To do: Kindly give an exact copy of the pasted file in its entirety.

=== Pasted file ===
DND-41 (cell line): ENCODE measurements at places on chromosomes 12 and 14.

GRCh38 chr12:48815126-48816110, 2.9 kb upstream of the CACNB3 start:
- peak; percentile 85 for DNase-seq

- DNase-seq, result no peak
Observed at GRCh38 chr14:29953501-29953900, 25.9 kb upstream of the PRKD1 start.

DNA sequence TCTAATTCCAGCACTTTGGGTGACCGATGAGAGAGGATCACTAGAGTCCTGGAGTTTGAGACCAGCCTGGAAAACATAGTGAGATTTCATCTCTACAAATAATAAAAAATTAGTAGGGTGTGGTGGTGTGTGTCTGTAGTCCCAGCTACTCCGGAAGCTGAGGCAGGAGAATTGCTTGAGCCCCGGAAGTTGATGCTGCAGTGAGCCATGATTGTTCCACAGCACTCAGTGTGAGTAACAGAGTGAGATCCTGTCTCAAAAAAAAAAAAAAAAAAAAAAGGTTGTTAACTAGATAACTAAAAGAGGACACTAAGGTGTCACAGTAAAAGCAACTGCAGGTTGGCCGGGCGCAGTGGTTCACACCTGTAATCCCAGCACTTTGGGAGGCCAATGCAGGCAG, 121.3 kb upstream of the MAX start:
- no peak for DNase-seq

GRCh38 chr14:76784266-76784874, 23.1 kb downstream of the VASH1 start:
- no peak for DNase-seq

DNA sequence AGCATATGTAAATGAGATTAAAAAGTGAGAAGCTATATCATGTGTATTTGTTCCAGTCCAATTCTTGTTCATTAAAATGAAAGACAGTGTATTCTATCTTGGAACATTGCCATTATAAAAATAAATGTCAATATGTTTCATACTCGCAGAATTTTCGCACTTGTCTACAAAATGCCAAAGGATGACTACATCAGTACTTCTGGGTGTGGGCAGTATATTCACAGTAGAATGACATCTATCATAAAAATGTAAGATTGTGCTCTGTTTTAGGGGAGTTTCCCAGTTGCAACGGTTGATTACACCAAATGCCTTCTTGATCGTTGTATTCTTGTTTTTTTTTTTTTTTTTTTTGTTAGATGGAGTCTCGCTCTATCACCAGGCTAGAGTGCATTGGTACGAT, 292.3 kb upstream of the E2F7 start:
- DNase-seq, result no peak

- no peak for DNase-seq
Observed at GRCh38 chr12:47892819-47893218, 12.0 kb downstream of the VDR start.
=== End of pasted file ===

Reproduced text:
DND-41 (cell line): ENCODE measurements at places on chromosomes 12 and 14.

GRCh38 chr12:48815126-48816110, 2.9 kb upstream of the CACNB3 start:
- peak; percentile 85 for DNase-seq

- DNase-seq, result no peak
Observed at GRCh38 chr14:29953501-29953900, 25.9 kb upstream of the PRKD1 start.

DNA sequence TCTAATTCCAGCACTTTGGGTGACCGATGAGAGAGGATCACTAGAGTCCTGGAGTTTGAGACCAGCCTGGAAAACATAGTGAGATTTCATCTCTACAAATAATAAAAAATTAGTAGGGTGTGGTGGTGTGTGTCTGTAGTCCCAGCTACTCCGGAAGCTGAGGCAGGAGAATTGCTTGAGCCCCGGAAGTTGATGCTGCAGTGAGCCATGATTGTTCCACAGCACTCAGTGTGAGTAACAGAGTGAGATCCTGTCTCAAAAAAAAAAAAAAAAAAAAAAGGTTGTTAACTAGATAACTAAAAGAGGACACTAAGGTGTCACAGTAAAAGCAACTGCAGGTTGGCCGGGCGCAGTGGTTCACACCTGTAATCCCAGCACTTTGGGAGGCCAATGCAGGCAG, 121.3 kb upstream of the MAX start:
- no peak for DNase-seq

GRCh38 chr14:76784266-76784874, 23.1 kb downstream of the VASH1 start:
- no peak for DNase-seq

DNA sequence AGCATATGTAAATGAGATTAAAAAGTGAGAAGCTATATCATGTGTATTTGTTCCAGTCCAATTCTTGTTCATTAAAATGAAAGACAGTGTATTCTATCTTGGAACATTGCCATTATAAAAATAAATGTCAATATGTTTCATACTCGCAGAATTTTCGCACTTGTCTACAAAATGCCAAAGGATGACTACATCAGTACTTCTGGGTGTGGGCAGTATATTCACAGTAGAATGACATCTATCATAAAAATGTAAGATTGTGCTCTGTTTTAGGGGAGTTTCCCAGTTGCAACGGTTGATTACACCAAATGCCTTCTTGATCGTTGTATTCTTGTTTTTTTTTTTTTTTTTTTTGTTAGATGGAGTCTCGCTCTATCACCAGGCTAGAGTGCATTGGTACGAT, 292.3 kb upstream of the E2F7 start:
- DNase-seq, result no peak

- no peak for DNase-seq
Observed at GRCh38 chr12:47892819-47893218, 12.0 kb downstream of the VDR start.